“In general, the remaining reserve potential is in thinner, deeper coal beds that are of poorer general quality than the coal that has already been mined,” Robert C. Milici, a geologist with the U.S. Geological Survey, wrote a dozen years ago in the International Journal of Coal Geology.
(In an updated paper in 2013, Milici and others wrote this: “In spite of its large endowment of coal resources, recent studies have indicated that United States coal production is destined to reach a maximum and begin an irreversible decline sometime during the middle of the current century. However, studies and assessments illustrating coal reserve data essential for making accurate forecasts of United States coal production have not been compiled on a national basis. As a result, there is a great deal of uncertainty in the accuracy of the production forecasts.”)
In addition, that story on Gov. Romney’s ads reported:
The 250-year-supply estimate the Romney campaign repeated is based at least in part on 2006 U.S. Department of Energy projections that put the nation’s recoverable coal reserves at about 267 billion tons and on current projection levels of about 1 billion tons a year.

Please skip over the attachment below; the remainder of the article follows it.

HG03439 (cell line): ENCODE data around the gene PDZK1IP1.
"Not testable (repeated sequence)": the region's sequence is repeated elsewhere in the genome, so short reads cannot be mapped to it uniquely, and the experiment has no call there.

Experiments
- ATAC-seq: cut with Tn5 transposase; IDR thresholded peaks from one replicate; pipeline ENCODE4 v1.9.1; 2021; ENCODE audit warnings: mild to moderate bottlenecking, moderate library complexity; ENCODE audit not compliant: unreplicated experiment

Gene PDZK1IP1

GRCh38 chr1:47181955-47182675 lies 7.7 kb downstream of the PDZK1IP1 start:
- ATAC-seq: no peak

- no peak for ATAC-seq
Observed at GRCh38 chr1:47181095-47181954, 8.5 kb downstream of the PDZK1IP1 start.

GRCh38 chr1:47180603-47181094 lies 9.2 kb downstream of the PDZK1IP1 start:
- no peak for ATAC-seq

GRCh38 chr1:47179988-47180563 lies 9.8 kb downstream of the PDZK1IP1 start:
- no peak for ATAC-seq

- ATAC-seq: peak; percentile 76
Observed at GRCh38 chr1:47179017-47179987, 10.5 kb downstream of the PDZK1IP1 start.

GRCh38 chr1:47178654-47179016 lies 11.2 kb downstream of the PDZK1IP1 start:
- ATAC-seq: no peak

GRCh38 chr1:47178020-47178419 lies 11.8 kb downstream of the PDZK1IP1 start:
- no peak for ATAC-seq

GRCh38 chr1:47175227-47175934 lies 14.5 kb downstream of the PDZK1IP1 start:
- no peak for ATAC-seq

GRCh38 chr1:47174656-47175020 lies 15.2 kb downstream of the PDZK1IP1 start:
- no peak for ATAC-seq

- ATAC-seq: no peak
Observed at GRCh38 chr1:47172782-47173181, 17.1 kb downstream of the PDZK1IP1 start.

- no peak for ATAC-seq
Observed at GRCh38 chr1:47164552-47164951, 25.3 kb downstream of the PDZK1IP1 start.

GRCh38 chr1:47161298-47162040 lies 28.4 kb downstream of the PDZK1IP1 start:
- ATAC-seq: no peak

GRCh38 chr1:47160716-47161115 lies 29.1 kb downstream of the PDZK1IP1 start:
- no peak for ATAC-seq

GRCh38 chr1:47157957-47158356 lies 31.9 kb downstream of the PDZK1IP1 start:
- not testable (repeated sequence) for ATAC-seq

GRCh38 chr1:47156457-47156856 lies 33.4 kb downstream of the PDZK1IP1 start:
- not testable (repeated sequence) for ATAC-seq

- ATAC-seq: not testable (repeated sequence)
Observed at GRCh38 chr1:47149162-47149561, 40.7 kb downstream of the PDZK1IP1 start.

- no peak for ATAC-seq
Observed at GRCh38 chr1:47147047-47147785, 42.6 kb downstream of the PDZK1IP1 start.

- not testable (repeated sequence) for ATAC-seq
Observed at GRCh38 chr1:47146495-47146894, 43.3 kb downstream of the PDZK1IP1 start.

But when it examined that estimate, the National Research Council warned that, “a combination of increased rates of production with more detailed reserve analyses that take into account location, quality, recoverability, and transportation issues may substantially reduce the estimated number of years supply.”
Tad Patzek, chairman of the Department of Petroleum and Geosystems Engineering at the University of Texas at Austin, has written about how estimates of world coal reserves could be greatly inflated, at least if you want to use them to project future production capabilities.
In a paper published two years ago by the journal “Energy,” Patzek warned that society is likely to more quickly use up not necessarily all of the available coal, but chip away at the reserves that are easiest to reach and of highest quality. It’s possible industry developments could make thinner and deeper seams more economical to mine, but there’s no way for sure to predict such changes, that paper said.”When people refer to 250 years, there are a lot of assumptions about a lot of things,” Patzek said this week. “My hunch is that we are just way, way too optimistic.”
So if Mitt Romney’s 250-year figure was “way too optimistic,” what is the world is Donald Trump’s 1,000 years?